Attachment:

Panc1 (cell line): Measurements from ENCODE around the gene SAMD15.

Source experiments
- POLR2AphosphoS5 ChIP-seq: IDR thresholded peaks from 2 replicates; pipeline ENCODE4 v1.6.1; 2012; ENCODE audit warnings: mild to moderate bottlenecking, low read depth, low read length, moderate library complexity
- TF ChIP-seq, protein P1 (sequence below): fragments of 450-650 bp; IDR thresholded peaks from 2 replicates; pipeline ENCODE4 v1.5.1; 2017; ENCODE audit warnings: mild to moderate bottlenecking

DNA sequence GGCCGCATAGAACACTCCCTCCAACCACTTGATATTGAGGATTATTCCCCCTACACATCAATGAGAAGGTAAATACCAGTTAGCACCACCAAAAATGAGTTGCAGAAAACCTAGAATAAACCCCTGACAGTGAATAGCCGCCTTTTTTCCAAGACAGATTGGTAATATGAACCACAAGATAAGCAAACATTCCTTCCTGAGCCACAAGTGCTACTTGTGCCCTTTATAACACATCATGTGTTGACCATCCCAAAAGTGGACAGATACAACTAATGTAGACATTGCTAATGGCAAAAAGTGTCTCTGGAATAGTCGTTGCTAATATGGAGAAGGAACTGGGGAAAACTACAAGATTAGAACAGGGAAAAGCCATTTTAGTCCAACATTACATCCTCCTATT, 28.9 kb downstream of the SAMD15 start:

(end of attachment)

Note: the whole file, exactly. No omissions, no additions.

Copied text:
Panc1 (cell line): Measurements from ENCODE around the gene SAMD15.

Source experiments
- POLR2AphosphoS5 ChIP-seq: IDR thresholded peaks from 2 replicates; pipeline ENCODE4 v1.6.1; 2012; ENCODE audit warnings: mild to moderate bottlenecking, low read depth, low read length, moderate library complexity
- TF ChIP-seq, protein P1 (sequence below): fragments of 450-650 bp; IDR thresholded peaks from 2 replicates; pipeline ENCODE4 v1.5.1; 2017; ENCODE audit warnings: mild to moderate bottlenecking

DNA sequence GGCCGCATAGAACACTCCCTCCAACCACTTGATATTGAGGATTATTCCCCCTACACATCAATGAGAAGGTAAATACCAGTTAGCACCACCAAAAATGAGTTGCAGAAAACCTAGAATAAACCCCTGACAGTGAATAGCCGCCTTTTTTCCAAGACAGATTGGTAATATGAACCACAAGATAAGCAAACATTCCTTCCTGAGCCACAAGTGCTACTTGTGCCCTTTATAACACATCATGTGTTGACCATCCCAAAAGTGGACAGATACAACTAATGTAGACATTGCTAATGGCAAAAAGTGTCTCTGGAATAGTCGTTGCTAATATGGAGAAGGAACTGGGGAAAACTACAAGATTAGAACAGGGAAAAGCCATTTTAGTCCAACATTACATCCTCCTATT, 28.9 kb downstream of the SAMD15 start: